Drug Development4,7

Developing drugs is a notoriously expensive and time-consuming process, and this is a problem for the pharmaceutical industry. One of the slowest phases is the analytical process, which can be accelerated with the help of AI. AI can be of use in the following four stages:

  • Identifying the target molecules for intervention: for the development of a drug, it is necessary to understand the biological origin of a disease to identify suitable targets where the drug can be effective, as well as its resistance mechanisms.
  • Discovering drug candidates: a compound that can interact with the identified target molecule in the desired way must be found. It is essential to be careful with the potential compounds and their effect on the target (affinity), not to mention their off-target side effects (toxicity).
  • Speeding up clinical trials: Choosing suitable candidates for clinical trials may influence their duration. AI can help identify patterns that separate good candidates from wrong as well as ensure the correct distribution for groups of trial participants.
  • Finding Biomarkers for diagnosis: treating diseases is only possible when these have been correctly identified. Some screening methods are expensive and involve complex equipment. With the help of AI, it is possible to find biomarkers (molecules typically found in human blood) that provide absolute certainty as to whether a patient has a disease and to pinpoint its progression.

Gene Editing4,8

Genome editing allows the modification of the DNA of organisms. Genetic material can be added, removed, or changed. This technique identifies a target DNA sequence through a short RNA structure created by the researcher. RNA is attached to an enzyme that acts as a cutting mechanism and cuts that specific part. After the cut is done, a DNA repair mechanism is used. One of the most widely used approaches today is CRISPR-Cas9 which is based on a defence system that bacteria have against viruses.

One problem is that this technique relies on a sequence of the short guide RNA to target and edit a specific DNA location, but the guide RNA can fit multiple DNA locations and that can lead to unintended side effects. Machine Learning models have been proven to produce the best results when predicting the best RNA  sequence. AI can significantly speed up the development of guide RNA which will result in increased growth of this technique and, consequently, a reduction in costs.

Despite all the advantages AI can bring, particular attention needs to be paid to some of the existing risks to maximise its full potential.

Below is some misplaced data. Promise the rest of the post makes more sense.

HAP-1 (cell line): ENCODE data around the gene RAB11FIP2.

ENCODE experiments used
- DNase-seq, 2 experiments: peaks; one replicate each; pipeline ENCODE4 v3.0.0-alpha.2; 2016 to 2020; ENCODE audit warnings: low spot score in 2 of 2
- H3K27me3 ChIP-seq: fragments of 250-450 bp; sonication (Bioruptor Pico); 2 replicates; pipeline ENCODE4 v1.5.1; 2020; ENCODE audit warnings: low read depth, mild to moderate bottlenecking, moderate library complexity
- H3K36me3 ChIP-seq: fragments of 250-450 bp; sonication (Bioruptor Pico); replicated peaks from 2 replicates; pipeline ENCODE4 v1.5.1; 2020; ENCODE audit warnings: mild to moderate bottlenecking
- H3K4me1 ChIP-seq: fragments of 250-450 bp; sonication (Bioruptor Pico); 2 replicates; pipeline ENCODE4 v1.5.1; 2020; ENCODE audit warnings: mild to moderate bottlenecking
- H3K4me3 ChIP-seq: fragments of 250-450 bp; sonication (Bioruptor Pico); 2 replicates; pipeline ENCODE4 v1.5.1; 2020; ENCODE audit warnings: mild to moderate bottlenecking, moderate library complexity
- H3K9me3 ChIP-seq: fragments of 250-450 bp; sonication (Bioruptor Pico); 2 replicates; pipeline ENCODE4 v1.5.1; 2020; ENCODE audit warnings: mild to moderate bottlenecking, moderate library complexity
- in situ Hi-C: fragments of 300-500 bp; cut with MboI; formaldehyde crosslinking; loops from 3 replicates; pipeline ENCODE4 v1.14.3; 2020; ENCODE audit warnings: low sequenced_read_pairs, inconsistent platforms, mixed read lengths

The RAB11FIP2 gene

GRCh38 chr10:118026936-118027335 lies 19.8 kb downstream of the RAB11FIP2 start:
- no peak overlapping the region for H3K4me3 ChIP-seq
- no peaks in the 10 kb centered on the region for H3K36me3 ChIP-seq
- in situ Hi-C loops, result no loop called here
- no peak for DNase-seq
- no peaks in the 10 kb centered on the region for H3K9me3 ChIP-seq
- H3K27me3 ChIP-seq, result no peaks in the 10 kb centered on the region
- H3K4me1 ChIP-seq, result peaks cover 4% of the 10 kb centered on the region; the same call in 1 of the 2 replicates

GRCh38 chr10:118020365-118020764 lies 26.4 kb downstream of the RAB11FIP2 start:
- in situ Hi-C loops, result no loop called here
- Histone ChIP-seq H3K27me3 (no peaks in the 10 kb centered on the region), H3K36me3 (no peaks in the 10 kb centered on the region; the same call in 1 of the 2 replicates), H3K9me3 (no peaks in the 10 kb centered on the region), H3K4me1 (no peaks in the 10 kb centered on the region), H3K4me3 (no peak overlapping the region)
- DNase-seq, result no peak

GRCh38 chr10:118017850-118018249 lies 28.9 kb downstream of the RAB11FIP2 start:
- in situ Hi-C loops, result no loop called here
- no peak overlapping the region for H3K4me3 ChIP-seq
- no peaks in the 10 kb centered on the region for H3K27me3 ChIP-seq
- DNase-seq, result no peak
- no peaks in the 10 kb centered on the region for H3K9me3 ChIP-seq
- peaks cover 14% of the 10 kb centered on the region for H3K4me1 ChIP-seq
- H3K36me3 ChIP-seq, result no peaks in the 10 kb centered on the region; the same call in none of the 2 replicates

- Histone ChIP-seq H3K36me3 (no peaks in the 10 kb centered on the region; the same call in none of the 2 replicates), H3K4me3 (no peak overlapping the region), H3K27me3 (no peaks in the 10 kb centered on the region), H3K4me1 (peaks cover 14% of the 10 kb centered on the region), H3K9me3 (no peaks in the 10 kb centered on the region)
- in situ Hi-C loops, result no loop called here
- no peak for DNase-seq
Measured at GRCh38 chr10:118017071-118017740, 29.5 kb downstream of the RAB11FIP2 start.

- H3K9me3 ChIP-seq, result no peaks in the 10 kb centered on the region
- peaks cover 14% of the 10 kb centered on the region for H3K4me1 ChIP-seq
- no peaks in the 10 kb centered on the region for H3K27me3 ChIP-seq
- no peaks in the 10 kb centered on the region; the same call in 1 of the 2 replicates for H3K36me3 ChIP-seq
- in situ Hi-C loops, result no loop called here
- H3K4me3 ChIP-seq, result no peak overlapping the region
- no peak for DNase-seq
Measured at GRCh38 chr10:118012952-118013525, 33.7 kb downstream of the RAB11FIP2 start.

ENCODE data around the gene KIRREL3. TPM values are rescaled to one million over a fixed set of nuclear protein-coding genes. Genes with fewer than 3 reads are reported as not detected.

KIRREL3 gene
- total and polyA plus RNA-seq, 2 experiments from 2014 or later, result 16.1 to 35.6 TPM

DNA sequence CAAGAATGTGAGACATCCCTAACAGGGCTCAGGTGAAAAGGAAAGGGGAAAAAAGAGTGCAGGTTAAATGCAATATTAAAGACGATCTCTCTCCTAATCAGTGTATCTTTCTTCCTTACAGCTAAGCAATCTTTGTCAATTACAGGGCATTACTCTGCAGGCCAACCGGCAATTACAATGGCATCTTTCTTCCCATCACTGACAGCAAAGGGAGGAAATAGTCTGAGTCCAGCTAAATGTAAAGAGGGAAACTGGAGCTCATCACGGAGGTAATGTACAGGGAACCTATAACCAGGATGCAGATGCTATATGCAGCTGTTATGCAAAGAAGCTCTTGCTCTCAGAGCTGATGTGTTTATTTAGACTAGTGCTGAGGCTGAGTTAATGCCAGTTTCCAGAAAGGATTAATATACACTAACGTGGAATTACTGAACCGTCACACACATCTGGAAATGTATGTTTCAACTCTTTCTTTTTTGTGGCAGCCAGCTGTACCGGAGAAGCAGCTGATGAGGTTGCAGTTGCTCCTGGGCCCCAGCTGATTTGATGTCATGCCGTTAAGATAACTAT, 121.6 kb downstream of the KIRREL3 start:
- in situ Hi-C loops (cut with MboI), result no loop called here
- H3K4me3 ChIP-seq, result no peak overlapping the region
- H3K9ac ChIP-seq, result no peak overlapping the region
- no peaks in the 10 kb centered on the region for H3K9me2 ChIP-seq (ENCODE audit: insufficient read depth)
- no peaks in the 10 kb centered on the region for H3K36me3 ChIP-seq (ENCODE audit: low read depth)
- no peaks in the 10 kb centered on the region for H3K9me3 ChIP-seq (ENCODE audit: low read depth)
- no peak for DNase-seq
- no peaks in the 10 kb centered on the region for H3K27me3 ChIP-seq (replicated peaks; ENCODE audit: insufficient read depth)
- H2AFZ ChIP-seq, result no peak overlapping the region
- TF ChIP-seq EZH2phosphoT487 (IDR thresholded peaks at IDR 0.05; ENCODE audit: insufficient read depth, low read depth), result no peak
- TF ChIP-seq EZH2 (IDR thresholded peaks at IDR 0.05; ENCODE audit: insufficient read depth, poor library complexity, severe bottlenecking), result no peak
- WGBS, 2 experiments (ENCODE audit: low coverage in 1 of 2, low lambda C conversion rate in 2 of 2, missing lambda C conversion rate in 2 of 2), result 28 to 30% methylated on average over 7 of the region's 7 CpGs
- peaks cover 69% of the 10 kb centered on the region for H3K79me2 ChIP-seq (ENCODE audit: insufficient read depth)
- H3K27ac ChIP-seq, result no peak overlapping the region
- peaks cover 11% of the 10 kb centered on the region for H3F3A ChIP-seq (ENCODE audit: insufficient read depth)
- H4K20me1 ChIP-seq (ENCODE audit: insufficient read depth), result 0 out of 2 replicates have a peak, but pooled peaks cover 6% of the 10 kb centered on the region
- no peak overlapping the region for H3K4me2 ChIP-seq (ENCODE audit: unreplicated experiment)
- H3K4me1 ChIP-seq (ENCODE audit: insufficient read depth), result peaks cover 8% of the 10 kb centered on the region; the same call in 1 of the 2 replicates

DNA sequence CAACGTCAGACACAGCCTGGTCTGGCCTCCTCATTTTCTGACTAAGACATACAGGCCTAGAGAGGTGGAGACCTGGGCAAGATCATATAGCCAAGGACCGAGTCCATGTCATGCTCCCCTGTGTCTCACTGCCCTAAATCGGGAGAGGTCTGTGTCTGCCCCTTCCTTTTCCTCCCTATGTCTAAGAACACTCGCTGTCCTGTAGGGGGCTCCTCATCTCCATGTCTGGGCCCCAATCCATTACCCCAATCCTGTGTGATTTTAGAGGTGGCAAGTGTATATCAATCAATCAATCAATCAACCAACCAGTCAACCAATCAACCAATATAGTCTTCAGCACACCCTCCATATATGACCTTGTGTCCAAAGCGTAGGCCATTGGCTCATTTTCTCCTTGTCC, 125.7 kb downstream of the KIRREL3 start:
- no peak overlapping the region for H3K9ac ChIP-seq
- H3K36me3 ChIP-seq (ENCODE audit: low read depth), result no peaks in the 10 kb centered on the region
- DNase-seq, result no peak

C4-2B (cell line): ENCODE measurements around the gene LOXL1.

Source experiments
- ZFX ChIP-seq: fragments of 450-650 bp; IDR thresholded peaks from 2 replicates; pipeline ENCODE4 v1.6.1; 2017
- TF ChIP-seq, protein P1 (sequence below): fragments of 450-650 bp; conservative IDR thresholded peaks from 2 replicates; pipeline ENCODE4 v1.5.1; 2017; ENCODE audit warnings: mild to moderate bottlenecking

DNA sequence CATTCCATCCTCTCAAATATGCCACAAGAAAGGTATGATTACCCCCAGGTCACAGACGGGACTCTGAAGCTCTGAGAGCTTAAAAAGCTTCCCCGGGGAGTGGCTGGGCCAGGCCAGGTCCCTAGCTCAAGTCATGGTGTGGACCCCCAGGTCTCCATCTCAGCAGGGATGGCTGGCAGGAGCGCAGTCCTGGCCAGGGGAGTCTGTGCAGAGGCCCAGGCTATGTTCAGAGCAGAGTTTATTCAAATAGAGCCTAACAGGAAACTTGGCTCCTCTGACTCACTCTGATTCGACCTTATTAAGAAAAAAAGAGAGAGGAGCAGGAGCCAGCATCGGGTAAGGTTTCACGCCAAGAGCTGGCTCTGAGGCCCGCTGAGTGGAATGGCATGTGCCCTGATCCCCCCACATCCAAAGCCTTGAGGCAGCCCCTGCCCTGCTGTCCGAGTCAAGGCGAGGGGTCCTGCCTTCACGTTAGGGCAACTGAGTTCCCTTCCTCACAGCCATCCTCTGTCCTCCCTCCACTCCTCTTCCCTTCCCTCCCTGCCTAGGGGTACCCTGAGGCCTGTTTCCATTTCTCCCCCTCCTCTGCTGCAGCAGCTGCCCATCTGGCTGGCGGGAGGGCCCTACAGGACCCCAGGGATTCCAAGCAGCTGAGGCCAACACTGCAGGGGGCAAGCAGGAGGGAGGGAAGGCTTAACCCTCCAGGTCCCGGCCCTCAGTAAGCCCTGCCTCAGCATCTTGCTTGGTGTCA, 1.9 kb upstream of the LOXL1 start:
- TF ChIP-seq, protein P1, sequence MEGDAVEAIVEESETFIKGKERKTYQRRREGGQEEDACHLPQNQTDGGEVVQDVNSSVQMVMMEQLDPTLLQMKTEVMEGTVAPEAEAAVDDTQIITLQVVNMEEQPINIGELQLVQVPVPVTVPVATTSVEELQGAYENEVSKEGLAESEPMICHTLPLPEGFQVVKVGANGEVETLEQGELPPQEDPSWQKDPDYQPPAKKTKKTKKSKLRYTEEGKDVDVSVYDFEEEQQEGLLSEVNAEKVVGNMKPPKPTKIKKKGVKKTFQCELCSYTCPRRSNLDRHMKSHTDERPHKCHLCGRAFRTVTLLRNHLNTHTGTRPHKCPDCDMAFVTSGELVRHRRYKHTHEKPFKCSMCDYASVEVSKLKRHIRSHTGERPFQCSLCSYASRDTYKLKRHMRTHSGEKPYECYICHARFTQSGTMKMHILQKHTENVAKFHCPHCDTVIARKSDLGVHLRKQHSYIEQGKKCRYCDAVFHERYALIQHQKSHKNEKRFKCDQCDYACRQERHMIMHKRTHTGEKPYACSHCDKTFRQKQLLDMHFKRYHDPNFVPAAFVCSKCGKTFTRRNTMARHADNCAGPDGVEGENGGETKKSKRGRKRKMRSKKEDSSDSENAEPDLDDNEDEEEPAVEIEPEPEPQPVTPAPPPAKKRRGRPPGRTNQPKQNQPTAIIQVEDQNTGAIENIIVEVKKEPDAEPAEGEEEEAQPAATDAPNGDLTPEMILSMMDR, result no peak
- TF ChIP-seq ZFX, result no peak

Some of the most critical risks to mitigate are:

  • Errors in the algorithm: AI systems are prone to mistakes that may harm the patient or cause other significant problems. It is necessary to have a large volume of data, and it must be real and reliable to minimise these errors.
  • Privacy issues: As with any technology, hackers could potentially access systems and steal data. With the correct security protocols, these breaches should be less likely to occur. Protecting patients from data leaks is also integral to the safe use of AI in medicine.
  • Bias: AI is not immune to bias. The faintest hint of discrimination in the training data is reflected in the results. Certain groups with distinctive characteristics (gender, ethnicity, race, convictions, etc.) may be vulnerable to wrong diagnoses/treatments if the algorithm has not considered them carefully.

To implement AI in healthcare, it is also vital to break down some barriers and face some challenges, such as:

  • Data digitisation: Without massive amounts of data fed into AI systems, it is impossible to get reliable results. Therefore, it is essential to source high-quality healthcare data in digital format.
  • Regular data updates: It is necessary that the data provided is always up to date to increase the performance of the algorithms and always get the best results.
  • Expert interventions: machine learning algorithms should be developed with the knowledge of medical experts for better optimisation. In addition, the medical community must believe in these algorithms and be aware that AI is a just support tool that will never replace their role.

In conclusion, with all its benefits and dangers, the use of AI in healthcare can help improve the quality of healthcare services provided, reduce costs, lower waiting times, and support healthcare professionals to improve and save lives.

Marta Carreira
Associate Consultant